Think outside the box. So your mother wants to Christmas shop, but she’s immunocompromised and shouldn’t be out in the crowds? Bring a laptop, snuggle up next to her on the sofa with a steaming cup of hot tea, and do some online shopping.
Be a good listener. Let’s face it: often the elderly have a lot to be sad about. Instead of reprimanding them for whining, or telling them to cheer up, invite your family member to talk about their feelings. Try saying things like, “I bet you’re missing your husband this year, aren’t you? How do you feel?” Listening validates their feelings.
Recall happy memories. After you’ve let your mother vent, transition her into a more positive conversation. Or redirect your father’s attention by asking him to recall funny anecdotes. If you have children or teens, urge them to ask their grandparents leading questions like, “Tell me about your first Christmas with Grandma.”
Let your elderly relative help. Everyone likes to feel useful, and that’s especially true of seniors. Make a mental list of everything that has to be done: applying bows to gifts, setting out placecards, peeling vegetables, hanging ornaments, setting tables. Then ask your loved one for help with one of these tasks.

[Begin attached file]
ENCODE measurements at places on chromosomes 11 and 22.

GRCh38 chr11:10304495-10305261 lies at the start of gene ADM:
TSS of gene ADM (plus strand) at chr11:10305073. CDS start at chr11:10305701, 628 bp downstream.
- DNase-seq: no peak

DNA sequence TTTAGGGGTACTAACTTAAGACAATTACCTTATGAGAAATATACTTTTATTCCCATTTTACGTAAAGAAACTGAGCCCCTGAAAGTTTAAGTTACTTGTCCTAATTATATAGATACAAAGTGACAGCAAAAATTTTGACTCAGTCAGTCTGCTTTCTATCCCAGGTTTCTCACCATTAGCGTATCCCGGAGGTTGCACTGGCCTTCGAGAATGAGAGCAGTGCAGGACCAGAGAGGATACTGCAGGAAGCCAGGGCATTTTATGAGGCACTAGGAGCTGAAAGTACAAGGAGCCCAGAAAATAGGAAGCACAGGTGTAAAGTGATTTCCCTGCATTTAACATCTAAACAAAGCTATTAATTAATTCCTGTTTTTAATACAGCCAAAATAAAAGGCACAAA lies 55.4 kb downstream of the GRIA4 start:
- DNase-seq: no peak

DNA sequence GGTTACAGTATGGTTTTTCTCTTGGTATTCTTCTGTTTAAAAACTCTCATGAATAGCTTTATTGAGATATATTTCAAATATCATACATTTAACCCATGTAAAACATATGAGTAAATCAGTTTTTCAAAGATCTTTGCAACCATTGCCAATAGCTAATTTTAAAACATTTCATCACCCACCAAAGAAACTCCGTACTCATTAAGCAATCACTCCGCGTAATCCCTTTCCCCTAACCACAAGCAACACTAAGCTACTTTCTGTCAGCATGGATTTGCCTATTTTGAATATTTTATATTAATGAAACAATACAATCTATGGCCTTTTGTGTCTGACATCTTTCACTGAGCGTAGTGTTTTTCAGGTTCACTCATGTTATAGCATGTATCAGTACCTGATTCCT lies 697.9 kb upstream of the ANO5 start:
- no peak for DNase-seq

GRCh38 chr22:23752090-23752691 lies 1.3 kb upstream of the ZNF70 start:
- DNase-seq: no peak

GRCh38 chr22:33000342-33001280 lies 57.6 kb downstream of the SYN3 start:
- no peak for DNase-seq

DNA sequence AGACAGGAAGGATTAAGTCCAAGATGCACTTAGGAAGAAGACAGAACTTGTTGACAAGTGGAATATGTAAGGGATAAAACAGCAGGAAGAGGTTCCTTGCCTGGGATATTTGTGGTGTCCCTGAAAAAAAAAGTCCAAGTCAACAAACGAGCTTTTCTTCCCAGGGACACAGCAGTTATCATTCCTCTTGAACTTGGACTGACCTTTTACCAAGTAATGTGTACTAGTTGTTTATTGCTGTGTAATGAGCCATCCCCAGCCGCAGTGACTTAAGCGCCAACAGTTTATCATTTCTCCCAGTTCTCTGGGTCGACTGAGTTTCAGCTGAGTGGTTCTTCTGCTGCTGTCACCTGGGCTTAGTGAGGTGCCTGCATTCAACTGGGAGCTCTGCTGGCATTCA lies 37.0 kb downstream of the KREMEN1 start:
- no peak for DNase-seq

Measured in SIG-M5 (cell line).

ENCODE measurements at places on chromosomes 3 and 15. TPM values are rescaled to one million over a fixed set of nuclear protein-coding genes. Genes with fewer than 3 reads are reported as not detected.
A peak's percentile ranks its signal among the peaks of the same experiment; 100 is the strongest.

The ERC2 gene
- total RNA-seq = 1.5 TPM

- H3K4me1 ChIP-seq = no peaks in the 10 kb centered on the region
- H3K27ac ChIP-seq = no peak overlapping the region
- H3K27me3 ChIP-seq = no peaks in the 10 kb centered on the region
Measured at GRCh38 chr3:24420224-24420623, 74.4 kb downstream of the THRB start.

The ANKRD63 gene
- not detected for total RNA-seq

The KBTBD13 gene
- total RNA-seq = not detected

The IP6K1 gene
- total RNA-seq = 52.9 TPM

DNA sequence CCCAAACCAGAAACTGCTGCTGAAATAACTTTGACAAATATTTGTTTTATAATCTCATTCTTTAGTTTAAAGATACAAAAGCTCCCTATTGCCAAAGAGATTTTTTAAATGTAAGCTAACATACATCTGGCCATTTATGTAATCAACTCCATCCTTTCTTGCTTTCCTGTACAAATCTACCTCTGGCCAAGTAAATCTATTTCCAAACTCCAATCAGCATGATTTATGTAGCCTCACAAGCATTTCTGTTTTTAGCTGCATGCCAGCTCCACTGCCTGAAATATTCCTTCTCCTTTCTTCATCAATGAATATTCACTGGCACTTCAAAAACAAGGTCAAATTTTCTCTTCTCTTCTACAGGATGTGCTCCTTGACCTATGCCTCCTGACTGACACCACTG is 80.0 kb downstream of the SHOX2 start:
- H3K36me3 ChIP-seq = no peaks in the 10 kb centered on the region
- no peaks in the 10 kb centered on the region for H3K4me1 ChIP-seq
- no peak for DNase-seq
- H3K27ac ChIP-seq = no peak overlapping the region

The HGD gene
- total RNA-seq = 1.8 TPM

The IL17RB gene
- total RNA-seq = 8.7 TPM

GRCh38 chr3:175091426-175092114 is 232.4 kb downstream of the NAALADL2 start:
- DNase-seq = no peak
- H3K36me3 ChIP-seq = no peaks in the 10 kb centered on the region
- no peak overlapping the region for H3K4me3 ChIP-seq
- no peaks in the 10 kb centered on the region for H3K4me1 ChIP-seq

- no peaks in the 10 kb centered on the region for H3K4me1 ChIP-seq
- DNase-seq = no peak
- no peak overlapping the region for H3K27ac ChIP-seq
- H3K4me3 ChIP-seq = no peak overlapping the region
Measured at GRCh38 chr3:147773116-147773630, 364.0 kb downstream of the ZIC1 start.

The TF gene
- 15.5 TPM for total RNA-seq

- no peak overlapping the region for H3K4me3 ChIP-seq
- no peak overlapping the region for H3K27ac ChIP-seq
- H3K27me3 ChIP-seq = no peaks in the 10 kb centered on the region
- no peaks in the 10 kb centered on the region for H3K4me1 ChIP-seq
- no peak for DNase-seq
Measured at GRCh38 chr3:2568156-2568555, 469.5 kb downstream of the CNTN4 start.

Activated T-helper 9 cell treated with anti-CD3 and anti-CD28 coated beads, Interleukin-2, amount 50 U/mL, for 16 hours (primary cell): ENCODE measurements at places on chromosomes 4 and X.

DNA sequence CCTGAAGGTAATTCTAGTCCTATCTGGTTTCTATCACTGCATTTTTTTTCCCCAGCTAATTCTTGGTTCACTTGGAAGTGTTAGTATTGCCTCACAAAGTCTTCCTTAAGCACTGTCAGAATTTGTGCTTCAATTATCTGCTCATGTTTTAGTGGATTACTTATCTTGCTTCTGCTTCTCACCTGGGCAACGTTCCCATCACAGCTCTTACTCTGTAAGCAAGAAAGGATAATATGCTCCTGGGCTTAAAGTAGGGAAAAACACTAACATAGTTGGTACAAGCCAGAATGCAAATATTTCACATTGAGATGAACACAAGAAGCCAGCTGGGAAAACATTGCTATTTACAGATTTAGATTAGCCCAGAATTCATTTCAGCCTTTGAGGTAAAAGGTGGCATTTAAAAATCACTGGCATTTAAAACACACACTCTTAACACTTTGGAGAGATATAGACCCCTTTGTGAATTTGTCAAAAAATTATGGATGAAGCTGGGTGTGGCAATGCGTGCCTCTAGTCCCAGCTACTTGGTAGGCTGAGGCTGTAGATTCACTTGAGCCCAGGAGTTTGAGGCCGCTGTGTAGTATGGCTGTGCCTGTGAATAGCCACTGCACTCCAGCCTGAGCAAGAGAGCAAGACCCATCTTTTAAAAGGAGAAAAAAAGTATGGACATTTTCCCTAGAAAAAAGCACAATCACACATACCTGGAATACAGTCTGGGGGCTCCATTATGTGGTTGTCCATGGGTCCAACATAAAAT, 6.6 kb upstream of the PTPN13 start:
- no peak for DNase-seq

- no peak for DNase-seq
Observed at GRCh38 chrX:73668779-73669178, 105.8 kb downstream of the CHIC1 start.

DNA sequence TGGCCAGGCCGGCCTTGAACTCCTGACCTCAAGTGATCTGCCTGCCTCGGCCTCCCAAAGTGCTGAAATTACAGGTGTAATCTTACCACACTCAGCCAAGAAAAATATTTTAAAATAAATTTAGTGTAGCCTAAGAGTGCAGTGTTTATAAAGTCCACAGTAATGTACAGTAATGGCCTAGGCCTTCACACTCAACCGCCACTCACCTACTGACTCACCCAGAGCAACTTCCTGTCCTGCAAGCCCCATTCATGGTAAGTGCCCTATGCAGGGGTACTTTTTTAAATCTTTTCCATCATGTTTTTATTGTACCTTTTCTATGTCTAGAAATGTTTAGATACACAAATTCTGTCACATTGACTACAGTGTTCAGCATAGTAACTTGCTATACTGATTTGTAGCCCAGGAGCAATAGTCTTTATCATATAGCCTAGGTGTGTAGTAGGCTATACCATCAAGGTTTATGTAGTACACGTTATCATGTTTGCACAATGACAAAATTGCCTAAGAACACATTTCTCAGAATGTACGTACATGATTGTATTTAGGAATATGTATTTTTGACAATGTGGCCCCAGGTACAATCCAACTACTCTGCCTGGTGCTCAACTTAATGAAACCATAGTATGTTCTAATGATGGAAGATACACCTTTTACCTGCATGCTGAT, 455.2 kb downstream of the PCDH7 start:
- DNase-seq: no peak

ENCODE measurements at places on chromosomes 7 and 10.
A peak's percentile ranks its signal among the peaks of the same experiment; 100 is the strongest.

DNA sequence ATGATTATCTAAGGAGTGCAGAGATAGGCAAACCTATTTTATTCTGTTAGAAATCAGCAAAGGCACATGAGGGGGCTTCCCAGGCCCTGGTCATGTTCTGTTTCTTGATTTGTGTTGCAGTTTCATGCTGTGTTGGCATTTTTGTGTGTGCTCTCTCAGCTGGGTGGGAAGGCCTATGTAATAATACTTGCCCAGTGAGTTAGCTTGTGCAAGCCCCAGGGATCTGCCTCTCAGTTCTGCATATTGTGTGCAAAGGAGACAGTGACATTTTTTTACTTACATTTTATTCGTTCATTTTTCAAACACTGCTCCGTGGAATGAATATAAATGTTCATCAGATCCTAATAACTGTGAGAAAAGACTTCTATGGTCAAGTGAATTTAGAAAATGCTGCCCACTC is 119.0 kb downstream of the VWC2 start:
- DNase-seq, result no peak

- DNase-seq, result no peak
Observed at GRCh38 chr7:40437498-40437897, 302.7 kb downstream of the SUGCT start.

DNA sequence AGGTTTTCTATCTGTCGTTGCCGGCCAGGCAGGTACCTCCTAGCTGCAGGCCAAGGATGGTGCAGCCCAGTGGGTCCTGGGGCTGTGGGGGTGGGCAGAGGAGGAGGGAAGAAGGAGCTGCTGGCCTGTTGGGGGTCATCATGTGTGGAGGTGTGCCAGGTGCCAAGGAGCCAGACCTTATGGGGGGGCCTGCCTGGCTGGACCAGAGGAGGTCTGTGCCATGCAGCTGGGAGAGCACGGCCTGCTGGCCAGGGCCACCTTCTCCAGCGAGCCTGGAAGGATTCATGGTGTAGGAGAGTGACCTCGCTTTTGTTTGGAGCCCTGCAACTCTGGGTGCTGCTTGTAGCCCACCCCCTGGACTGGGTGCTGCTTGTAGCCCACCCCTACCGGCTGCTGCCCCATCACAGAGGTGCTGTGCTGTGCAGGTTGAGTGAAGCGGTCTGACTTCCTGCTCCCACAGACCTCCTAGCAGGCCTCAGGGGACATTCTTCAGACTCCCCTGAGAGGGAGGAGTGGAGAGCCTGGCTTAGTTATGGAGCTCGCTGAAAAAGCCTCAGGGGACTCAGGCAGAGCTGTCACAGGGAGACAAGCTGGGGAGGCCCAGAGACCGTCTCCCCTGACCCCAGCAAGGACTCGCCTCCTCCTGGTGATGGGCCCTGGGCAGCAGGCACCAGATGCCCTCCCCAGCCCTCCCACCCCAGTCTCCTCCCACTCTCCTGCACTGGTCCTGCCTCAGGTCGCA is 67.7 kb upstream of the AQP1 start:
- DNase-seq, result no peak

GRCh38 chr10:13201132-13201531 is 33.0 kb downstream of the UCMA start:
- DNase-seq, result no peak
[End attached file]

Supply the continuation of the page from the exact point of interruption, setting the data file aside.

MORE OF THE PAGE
Prevent over-stimulation and isolation. As odd as it sounds, a large family dining table can be a lonely place for an elderly person who cannot hear well. This is especially true if he has been living in a quiet environment, like an assisted living or nursing home. Seat your senior at the dining table at a position where they can hear well. Often the middle of the table is the most comforting spot. Sitting at the end of a table can cause noise distortion and the perception that everyone is talking at once.